Wendy’s faces class action over collecting staff fingerprints

The US fast-food chain Wendy’s is facing a proposed class action lawsuit in Illinois over its use of biometric clocks that scan employees’ fingerprints to track them at work, according to a complaint obtained by ZDNet.

The complaint was filed on 11 September in a Cook County court. According to Law 360, a second class action accuses a plastics company, Amcor Ltd., of similar missteps.

The class action was filed by former Wendy’s employees Martinique Owens and Amelia Garcia and argues that Wendy’s use of Discovery NCR Corporation fingerprint scanners to track employee hours and access to cash registers and point-of-sale (PoS) systems is in violation of Illinois’s 2008 Biometric Information Privacy Act (BIPA).

Specifically, the suit charges Wendy’s with failing to make employees aware of why it’s collecting their biometrics or how long it will collect, store and use their fingerprints, as required by BIPA. Wendy’s doesn’t even obtain written releases from employees with their explicit consent to take their fingerprints in the first place, the suit claims.

From the complaint:

While there are tremendous benefits to using biometric time clocks in the workplace, there are also serious risks. Unlike key fobs or identification cards – which can be changed or replaced if stolen or compromised – fingerprints are unique, permanent biometric identifiers associated with the employee. This exposes employees to serious and irreversible privacy risks.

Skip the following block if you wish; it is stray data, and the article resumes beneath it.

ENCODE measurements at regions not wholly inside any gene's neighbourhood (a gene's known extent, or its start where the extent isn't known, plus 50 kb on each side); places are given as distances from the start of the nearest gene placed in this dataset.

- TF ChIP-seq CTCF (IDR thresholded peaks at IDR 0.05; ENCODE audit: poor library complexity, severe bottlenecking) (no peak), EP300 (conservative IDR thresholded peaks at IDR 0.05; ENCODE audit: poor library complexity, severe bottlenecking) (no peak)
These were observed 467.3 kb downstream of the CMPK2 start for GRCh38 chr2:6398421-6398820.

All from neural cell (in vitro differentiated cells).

ZDNet notes that it’s no accident that Discovery NCR, the software maker behind the biometric clocks, is named in the class action. The plaintiffs say that they suspect NCR may be in possession of fingerprint data on Wendy’s employees.

It was a privacy scandal over finger biometrics that led to the enactment of BIPA in 2008. In the earlier case, a private company called Pay By Touch provided consumers with just that: the ability to pay for things with the swipe of their finger on a biometric sensor.

Its technology enabled access to checking, credit card, loyalty, healthcare, and other personal information. Pay By Touch filed for bankruptcy in 2007. When it went under in 2008, it left the biometric data of nearly three million customers in limbo, as people realized that their fingerprints, which were being collected in stores, were being sent off to Pay By Touch.

Would the data be sold in the bankruptcy proceedings, like in the case of NCIX’s customer data finding its way onto Craigslist?

That was of particular concern to Illinois, the home state of the defunct company. Its response: BIPA.

The legislation requires entities that use biometric technology to inform users in writing about how the data will be stored, how it will be used, and for how long. It also states that no biometric data can be disclosed, sold, leased, traded or otherwise used for monetary gain.

The plaintiffs are seeking class-action classification and a jury trial. They’re requesting equitable relief, litigation expenses, attorneys’ fees, and disclosure of whether Wendy’s “sold, leased, traded, or otherwise profited from Plaintiffs’ and the Class’s biometric identifiers or biometric information.” They also want to know whether Wendy’s or NCR have ever used plaintiffs’ and any of the subsequent class filers’ fingerprints to track them, according to the complaint.

The fast-food chain hadn’t responded to ZDNet’s request for a comment as of Monday afternoon.